United Nations: The UN Security Council warned on Friday against attempts to destabilise Yemen with weapons shipments as the country tries to rebuild after two years of upheaval and expressed concern that former president Ali Abdullah Saleh was undermining the process.
The 15-member council said it was ready to consider further measures, including sanctions, “if actions aimed at undermining the Government of National Unity and the political transition continue”.
Yemen said its coast guard seized missiles and rockets on January 23 believed to have been sent by Iran. Iran has denied any connection to the weapons, which were found aboard a vessel off the coast in an operation coordinated with the US. Navy.
The Security Council has asked its group of experts that monitors compliance with the Iran sanctions, which includes a ban on arms exports, to investigate the incident after Yemen officially complained, Britain’s UN Ambassador Mark Lyall Grant told reporters.
“The Security Council expresses concern over reports of money and weapons being brought into Yemen from outside for the purpose of undermining the transition,” the Security Council said in a statement.
The Council praised plans for a national dialogue and warned former president Ali Abdullah Saleh he could face sanctions for undermining the political transition.
Yemen’s interim President Abd Rabbo Mansour Hadi last week set March 18 as the date for the long-awaited talks to push forward the transition process, after violent protests in 2011 and another year of political uncertainty.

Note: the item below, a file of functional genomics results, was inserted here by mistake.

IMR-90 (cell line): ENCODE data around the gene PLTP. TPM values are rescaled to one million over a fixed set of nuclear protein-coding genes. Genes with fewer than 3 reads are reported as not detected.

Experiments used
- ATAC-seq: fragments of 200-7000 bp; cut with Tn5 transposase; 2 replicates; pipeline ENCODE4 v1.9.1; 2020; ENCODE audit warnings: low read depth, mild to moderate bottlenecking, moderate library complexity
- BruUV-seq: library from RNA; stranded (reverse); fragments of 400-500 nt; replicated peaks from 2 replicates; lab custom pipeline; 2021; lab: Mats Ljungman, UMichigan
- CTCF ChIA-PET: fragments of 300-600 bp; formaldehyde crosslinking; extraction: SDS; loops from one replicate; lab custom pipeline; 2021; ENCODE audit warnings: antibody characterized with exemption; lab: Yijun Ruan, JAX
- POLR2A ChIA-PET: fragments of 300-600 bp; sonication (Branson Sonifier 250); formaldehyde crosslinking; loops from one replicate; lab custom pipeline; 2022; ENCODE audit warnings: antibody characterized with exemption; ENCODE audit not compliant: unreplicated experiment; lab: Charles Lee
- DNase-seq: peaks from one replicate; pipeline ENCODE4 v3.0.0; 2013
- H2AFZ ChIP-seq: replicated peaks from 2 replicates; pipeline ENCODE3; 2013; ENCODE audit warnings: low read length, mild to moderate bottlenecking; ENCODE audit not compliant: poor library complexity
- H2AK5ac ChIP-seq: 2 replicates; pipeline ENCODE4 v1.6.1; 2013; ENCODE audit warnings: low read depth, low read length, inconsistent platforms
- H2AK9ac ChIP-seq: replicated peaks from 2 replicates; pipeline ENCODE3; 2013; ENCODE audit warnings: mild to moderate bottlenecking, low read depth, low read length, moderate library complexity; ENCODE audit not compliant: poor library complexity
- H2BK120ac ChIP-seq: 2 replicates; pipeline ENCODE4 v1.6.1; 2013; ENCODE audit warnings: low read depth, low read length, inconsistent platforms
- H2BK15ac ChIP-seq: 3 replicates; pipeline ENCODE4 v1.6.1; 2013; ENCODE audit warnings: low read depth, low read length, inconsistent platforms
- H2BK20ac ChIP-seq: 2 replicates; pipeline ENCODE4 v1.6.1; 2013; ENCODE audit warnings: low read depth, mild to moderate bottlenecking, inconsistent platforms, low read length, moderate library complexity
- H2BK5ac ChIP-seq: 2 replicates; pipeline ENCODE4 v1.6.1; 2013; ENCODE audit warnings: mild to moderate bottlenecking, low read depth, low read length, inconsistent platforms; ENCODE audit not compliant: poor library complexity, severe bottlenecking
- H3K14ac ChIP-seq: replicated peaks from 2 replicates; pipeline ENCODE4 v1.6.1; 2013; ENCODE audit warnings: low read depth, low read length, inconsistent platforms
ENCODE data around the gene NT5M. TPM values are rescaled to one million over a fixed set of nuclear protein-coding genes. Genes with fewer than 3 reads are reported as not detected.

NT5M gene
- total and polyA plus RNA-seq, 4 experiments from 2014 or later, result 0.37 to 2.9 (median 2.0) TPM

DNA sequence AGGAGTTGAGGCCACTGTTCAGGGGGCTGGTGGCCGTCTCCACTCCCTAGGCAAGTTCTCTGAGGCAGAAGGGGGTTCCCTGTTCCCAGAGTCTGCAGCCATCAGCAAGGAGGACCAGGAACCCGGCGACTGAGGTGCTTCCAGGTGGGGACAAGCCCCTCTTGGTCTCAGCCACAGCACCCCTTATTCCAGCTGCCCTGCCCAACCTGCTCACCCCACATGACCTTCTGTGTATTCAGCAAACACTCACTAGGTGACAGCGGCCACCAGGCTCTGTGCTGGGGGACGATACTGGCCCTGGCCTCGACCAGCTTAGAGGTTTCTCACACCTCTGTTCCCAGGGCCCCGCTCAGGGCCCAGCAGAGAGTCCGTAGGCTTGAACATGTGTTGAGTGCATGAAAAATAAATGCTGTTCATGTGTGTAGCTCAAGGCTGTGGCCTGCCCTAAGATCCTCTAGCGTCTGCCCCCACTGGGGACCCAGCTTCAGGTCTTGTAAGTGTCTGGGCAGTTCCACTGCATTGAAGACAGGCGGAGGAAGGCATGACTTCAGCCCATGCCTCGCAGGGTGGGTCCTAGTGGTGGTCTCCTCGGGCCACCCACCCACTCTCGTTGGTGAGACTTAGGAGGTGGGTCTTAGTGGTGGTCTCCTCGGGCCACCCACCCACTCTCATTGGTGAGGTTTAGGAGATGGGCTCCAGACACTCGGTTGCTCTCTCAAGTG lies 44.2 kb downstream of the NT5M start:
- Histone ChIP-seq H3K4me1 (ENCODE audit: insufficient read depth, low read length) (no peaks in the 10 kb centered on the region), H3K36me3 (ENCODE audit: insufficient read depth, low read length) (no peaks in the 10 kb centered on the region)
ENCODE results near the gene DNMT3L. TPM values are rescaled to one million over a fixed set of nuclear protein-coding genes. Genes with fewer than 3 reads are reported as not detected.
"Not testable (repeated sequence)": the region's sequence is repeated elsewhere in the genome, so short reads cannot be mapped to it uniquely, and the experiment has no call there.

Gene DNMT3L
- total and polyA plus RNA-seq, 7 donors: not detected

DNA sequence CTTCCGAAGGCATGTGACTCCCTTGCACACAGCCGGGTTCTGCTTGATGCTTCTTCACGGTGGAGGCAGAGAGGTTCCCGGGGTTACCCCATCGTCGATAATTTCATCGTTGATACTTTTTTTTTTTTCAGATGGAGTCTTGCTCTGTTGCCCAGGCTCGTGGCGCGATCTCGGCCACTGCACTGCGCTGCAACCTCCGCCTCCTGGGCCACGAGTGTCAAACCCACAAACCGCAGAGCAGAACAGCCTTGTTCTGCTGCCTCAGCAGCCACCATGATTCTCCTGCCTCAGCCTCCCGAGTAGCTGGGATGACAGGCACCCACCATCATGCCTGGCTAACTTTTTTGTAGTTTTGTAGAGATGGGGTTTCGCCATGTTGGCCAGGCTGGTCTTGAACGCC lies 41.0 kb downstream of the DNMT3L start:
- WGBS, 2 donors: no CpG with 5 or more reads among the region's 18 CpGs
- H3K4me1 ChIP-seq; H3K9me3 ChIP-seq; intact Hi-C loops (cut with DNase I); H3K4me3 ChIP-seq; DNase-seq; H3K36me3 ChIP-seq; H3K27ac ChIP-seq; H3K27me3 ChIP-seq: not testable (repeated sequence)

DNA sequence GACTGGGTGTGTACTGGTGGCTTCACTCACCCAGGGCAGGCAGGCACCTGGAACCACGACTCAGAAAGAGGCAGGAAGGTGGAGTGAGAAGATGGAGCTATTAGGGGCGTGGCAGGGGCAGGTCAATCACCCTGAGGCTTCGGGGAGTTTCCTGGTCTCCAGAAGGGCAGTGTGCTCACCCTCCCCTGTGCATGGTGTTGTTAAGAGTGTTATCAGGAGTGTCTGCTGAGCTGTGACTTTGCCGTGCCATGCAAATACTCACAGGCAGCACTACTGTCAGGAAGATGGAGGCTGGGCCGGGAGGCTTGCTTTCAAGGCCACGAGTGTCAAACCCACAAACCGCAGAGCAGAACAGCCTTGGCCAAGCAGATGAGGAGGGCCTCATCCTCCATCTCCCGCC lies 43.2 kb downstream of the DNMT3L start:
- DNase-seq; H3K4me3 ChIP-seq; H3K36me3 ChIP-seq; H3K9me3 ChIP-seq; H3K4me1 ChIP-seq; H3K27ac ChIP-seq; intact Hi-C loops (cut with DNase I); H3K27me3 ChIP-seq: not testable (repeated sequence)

The Council welcomed Hadi’s announcement and “commends those that have engaged constructively in the preparatory stages of the process”, it said in a statement.
It expressed “concern over reports of interference in the transition by individuals in Yemen representing the former regime” and the former opposition including Saleh and former vice-president Ali Salem Al Beidh.
The Council reiterated its “readiness to consider further measures, including under Article 41 of the UN Charter, if actions aimed at undermining the Government of National Unity and the political transition continue”.
Yemen was rocked in 2011 by an uprising that left the already impoverished country’s economy in tatters and weakened the government’s control over several areas, especially across the south and east.
Hadi was elected in February 2012 as part of a Gulf-brokered exit deal that eased former president Ali Abdullah Saleh out of office after 33 years in power, and ended a year of violent protests against his regime.
The national dialogue, which was originally planned for November, aims to draft a new constitution and an electoral law ahead of elections in 2014.
A top UN Security Council team visited Sana’a late January to demonstrate the UN’s support to Yemen’s political transition.